- Weight: 3.95 lbs
- Motor: Brushless
- Variable Speed: Yes
- Price: $99 (bare)
Each head attaches to the Powerbase in any of four directions – down, up, left, and right. An audible beep from the tool confirms that the head has engaged. The Powerbase’s lights indicate “Ready”, “Lock-on”, and “Safety” statuses. We really like the audible and visible information from the tool.
Ridgid MegaMax Reciprocating Saw
- Model: Ridgid R86401B
- Stroke Length: 1-1/8″
- Stroke Speed: 0 – 3100 SPM
- Weight: 4.95 lbs
- Orbital Action: Yes
- Price: $69 (bare)
Cutting speed is right where you expect it to be on a Pro-level saw. There’s just a little too much vibration to make cuts as precisely as we would have like on cuts where you’re trying to demo a very specific area without damaging surrounding material. However, the sightline blower does help.
Pro Tip: When you need to be accurate with a reciprocating saw, slow the speed down and take your time. The extra time you take now will save you having to repair collateral damage on the back end.
Conversely, we didn’t find the vibration a problem on landscaping tasks where there is more room for error. Compared to other saws on the market, it’s in the middle – you’ll find models with less vibration or much more vibration.
It’s worth noting that the MegaMax with its reciprocating saw head is bigger and heavier than the standalone Ridgid Octane brushless model. One idea here is to have both. You can use the MegaMax for the majority of your work and switch to the lighter model for overhead. Thanks to Ridgid’s pricing structure, it won’t hurt your bottom line as much as other brands.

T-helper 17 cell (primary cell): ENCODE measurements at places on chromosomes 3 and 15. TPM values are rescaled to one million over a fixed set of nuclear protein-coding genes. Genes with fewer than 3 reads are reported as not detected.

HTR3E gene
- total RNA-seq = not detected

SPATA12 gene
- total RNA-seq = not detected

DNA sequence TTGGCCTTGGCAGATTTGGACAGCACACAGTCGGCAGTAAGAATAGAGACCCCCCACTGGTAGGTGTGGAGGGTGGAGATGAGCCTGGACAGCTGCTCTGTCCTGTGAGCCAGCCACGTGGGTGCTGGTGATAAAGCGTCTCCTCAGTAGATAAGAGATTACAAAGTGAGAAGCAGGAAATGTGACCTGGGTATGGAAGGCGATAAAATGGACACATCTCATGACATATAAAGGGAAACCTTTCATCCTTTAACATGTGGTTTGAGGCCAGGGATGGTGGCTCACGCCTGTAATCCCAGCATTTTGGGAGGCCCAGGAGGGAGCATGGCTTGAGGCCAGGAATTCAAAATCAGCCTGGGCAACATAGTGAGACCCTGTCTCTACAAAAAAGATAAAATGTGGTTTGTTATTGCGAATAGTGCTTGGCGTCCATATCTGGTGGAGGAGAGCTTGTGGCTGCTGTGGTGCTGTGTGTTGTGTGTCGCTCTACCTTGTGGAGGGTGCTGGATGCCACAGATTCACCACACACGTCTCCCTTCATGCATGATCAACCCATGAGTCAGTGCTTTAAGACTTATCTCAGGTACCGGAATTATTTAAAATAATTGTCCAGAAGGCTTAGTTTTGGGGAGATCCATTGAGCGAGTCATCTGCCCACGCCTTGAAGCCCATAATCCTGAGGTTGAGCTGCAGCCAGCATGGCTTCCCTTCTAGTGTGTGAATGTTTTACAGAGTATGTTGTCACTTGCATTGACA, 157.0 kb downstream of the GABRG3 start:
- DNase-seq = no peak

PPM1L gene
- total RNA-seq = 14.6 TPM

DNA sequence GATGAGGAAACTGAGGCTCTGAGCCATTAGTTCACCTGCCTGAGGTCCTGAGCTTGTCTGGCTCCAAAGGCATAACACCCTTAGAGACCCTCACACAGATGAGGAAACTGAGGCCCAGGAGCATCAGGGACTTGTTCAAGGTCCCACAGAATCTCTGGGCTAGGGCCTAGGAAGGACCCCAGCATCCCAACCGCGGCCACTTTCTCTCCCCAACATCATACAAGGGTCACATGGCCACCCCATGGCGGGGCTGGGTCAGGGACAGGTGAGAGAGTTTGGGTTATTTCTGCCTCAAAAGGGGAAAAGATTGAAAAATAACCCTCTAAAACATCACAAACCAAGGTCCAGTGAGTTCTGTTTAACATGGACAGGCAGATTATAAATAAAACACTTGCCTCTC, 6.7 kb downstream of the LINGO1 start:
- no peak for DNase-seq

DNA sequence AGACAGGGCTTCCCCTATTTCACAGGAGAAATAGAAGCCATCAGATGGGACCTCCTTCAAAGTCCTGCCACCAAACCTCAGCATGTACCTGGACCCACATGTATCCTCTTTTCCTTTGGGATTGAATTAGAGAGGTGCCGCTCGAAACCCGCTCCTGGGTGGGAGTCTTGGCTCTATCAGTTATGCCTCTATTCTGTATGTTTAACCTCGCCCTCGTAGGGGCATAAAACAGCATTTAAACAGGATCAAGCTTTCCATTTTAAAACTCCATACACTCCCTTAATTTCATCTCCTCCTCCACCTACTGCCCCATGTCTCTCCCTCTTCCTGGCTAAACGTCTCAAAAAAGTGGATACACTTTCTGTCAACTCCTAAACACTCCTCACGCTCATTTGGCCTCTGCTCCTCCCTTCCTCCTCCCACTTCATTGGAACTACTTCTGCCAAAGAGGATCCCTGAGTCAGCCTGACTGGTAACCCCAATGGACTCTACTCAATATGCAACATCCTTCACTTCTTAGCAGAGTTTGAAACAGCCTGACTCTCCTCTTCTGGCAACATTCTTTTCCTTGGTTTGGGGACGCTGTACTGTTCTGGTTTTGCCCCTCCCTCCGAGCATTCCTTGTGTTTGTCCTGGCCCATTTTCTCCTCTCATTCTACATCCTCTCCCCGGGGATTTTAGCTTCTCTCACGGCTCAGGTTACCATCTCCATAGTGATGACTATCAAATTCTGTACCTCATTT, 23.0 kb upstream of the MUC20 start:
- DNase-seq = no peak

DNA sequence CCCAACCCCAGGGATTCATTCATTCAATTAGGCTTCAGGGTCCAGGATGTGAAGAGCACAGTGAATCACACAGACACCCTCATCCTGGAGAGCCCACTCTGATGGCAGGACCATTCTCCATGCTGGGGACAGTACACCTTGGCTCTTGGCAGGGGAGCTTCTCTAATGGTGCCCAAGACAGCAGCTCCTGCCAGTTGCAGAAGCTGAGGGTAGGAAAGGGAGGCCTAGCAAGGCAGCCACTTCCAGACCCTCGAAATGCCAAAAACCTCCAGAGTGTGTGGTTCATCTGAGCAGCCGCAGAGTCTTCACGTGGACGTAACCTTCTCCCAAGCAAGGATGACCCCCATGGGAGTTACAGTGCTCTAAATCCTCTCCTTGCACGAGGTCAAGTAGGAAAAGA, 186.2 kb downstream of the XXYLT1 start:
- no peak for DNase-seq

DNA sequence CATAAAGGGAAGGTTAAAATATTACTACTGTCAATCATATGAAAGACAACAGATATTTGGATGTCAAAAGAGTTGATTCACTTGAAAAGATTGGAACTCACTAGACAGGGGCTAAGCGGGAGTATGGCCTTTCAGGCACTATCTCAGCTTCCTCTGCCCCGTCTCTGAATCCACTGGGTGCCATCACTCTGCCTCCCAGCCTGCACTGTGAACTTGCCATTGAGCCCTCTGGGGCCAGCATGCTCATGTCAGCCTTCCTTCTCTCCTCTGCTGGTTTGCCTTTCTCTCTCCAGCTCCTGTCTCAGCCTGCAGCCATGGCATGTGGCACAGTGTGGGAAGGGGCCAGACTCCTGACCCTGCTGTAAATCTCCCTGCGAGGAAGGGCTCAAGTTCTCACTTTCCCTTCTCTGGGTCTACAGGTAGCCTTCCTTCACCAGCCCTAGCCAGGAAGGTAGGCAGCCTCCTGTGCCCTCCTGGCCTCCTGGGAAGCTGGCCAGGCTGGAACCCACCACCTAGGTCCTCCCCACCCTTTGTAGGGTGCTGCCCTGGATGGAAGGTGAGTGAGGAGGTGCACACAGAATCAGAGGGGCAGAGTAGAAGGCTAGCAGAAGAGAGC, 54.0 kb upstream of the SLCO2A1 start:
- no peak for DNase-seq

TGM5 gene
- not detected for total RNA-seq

Ridgid MegaMax Right Angle Drill
- Model: Ridgid R86402B
- No-Load Speed: 0 – 450 RPM
- Chuck: 1/2″ keyed
- Weight: 5.9 lbs
- Side Handle Included
- Price: $99 (bare)
The right angle drill works really well, perhaps even outshining several of its competitors. It has plenty of torque and a smooth start. We didn’t experience any binding or jerky behavior – something that’s key with the high-torque kind of work you do with a tool like this.
While we found it very impressive overall, it’s on the bulky side. You might find it a challenge to fit it into the tight spaces that right angle drills often need. If you’re in one of those tight spots, the top grip comes off with two screws, giving you some breathing room.
The long auxiliary handle is just a little too long. Closer to the tool, it might give you better control. One option would be to use the same threads used for both the handle and the handle’s bar. Then you could thread just the grip into the tool or the grip and bar. As it stands, you have either the long extension (which we find to be a little wobbly) or nothing.